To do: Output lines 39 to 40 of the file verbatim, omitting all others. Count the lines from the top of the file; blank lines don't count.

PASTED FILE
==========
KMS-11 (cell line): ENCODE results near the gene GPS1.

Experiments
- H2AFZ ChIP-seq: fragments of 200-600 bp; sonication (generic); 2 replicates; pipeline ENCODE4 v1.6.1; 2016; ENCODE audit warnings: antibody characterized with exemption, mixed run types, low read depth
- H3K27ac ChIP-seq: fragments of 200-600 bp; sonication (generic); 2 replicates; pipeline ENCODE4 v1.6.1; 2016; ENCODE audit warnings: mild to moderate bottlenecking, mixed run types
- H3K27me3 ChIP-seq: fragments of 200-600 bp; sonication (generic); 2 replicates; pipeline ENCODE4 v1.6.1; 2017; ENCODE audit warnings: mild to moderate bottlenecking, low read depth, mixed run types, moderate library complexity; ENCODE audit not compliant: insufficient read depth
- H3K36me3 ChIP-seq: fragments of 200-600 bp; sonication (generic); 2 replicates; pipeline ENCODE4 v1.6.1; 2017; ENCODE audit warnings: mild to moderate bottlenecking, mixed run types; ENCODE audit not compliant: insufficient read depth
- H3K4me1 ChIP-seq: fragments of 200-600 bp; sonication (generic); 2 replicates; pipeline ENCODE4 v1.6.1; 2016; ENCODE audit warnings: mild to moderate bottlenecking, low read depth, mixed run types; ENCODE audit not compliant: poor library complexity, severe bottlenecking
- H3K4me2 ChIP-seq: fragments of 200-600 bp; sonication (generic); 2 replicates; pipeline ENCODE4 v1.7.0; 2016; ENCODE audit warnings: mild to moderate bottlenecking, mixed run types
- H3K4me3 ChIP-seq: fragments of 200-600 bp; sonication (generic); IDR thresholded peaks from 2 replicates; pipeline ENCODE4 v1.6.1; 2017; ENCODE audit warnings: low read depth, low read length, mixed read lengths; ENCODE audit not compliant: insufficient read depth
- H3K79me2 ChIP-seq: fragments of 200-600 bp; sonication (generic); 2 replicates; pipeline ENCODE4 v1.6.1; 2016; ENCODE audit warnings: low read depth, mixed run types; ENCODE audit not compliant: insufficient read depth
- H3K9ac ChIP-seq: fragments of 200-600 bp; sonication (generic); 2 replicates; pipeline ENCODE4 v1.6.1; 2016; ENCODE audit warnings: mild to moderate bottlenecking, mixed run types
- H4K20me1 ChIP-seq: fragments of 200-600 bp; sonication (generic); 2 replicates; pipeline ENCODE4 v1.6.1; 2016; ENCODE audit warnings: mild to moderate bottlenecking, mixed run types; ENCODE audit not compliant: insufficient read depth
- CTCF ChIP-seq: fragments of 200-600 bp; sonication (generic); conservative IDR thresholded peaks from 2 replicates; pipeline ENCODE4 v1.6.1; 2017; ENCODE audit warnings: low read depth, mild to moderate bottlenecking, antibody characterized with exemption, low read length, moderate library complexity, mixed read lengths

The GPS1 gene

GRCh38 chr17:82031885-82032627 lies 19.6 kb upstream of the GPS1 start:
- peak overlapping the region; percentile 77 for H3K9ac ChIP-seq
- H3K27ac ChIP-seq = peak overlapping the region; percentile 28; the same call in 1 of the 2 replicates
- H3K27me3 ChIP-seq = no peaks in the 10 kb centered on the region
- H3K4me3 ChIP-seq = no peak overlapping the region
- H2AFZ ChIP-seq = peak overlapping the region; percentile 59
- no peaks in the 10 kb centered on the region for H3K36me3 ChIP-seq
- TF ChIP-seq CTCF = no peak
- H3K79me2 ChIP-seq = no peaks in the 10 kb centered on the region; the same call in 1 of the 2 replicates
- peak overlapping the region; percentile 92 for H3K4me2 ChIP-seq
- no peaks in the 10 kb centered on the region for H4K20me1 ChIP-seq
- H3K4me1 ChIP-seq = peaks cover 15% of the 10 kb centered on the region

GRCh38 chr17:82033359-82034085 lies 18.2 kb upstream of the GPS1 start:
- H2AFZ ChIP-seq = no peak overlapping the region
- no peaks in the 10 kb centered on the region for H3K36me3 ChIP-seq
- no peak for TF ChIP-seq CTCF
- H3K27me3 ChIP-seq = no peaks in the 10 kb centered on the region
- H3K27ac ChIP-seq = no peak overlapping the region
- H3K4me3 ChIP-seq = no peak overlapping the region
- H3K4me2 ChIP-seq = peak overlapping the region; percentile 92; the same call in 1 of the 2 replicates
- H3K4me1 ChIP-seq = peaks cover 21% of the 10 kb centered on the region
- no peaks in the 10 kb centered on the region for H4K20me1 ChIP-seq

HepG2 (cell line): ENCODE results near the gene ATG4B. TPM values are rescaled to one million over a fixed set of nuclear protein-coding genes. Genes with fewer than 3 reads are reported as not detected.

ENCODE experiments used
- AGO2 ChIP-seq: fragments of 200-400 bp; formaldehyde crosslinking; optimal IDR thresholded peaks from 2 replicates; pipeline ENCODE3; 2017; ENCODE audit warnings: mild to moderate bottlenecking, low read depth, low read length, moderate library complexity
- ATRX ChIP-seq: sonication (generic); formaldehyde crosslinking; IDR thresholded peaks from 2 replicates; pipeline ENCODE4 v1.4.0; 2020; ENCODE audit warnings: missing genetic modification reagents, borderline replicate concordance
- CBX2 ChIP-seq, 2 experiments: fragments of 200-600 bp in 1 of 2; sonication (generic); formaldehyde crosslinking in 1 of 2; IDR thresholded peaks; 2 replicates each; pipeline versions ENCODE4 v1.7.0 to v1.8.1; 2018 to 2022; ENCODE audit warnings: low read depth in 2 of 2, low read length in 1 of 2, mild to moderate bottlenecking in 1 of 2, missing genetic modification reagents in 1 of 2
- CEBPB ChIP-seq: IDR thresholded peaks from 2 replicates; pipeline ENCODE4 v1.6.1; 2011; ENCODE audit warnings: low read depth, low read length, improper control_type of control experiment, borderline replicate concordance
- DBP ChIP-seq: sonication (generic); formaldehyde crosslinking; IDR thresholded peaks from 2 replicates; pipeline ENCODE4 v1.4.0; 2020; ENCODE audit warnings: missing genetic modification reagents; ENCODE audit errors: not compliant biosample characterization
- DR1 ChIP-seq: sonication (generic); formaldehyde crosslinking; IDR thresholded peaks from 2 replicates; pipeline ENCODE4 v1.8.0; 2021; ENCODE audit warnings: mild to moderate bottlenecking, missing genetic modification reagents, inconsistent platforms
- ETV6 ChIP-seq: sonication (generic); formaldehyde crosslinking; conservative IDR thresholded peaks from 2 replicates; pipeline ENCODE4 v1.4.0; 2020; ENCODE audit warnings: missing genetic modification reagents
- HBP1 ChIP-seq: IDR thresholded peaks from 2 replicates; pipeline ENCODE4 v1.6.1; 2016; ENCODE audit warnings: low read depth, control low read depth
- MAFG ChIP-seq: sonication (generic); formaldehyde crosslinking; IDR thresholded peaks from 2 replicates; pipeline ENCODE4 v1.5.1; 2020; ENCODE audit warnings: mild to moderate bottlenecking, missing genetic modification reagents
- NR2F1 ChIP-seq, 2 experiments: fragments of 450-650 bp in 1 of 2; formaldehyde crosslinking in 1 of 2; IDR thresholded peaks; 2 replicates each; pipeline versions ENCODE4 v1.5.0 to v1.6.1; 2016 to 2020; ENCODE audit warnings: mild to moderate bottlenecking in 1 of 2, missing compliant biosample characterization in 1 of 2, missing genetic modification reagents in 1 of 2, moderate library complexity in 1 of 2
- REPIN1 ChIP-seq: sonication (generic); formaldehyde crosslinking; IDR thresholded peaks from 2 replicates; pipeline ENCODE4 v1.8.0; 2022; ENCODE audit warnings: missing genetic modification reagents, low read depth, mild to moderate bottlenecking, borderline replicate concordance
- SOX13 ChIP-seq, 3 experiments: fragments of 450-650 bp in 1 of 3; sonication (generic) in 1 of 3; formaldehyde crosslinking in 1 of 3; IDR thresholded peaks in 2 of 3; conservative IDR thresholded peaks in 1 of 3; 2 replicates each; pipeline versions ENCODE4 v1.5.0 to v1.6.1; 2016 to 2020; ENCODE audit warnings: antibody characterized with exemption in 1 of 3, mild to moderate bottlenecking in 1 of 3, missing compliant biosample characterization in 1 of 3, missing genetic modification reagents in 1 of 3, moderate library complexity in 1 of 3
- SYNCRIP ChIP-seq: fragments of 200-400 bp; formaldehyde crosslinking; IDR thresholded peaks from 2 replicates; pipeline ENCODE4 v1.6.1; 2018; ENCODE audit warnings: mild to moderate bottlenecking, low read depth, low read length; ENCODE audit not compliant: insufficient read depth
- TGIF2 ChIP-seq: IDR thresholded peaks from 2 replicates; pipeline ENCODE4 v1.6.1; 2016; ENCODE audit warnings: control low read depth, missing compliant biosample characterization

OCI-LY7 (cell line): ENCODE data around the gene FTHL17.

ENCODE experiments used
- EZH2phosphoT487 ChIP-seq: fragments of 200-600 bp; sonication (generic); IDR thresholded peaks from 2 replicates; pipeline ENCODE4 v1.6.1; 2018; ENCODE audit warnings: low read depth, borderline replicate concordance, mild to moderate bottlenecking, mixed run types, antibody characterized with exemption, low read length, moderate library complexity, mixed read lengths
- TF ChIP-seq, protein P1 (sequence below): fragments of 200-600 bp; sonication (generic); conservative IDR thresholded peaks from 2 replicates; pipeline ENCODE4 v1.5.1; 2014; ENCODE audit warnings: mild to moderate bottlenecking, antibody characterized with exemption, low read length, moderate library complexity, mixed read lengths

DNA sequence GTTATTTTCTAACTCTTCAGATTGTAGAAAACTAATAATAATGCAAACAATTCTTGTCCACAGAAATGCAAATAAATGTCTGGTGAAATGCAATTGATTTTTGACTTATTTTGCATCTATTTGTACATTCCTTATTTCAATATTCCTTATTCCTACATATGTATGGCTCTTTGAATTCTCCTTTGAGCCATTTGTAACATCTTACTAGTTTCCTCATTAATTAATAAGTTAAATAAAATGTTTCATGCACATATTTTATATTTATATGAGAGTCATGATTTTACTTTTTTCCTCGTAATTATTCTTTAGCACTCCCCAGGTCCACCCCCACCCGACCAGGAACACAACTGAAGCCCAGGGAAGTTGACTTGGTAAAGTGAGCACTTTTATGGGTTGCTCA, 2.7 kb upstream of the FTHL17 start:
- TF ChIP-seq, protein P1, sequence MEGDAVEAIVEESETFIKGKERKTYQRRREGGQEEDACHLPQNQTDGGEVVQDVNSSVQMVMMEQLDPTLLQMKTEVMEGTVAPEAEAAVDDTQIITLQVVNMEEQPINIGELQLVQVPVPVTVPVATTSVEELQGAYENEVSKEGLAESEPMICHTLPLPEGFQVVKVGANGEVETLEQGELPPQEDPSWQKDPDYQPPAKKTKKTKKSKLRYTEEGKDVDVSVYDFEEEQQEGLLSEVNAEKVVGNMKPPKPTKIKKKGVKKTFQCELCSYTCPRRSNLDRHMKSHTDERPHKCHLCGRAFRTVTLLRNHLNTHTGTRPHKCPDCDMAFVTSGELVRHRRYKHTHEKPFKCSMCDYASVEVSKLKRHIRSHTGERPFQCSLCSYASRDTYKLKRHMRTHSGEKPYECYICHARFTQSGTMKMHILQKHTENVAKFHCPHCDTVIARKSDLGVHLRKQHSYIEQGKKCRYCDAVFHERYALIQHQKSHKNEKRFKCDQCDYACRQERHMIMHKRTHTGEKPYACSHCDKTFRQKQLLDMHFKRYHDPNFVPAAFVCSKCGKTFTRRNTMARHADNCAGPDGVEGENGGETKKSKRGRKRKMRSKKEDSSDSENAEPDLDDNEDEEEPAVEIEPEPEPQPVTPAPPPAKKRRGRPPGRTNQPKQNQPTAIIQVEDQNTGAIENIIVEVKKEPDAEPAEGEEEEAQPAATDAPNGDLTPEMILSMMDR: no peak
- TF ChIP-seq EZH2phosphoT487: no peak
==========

- AGO2 ChIP-seq: fragments of 200-400 bp; formaldehyde crosslinking; optimal IDR thresholded peaks from 2 replicates; pipeline ENCODE3; 2017; ENCODE audit warnings: mild to moderate bottlenecking, low read depth, low read length, moderate library complexity
- ATRX ChIP-seq: sonication (generic); formaldehyde crosslinking; IDR thresholded peaks from 2 replicates; pipeline ENCODE4 v1.4.0; 2020; ENCODE audit warnings: missing genetic modification reagents, borderline replicate concordance